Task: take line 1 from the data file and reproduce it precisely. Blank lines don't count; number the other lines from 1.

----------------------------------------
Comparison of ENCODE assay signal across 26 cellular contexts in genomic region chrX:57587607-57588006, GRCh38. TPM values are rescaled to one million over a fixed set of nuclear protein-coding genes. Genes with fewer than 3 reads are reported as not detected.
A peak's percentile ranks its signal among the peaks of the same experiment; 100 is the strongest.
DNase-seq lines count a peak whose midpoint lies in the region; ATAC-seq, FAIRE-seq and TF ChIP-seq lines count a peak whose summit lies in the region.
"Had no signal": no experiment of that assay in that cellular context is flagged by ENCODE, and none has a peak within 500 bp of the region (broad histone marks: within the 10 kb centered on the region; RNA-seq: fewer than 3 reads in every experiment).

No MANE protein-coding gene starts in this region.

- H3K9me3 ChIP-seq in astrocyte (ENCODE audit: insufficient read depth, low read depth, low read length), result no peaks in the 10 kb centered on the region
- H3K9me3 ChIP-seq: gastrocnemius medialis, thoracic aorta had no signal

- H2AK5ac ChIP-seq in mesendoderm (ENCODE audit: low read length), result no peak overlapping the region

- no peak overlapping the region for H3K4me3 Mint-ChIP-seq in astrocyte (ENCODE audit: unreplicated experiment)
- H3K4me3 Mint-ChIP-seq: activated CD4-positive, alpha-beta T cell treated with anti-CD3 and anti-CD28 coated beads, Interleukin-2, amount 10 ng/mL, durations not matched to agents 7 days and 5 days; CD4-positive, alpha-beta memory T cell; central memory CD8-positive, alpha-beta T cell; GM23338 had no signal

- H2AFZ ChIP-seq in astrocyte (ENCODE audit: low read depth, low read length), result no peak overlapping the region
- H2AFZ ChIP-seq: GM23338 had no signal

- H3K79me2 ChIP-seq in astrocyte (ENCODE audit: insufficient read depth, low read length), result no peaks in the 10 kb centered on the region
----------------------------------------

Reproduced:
Comparison of ENCODE assay signal across 26 cellular contexts in genomic region chrX:57587607-57588006, GRCh38. TPM values are rescaled to one million over a fixed set of nuclear protein-coding genes. Genes with fewer than 3 reads are reported as not detected.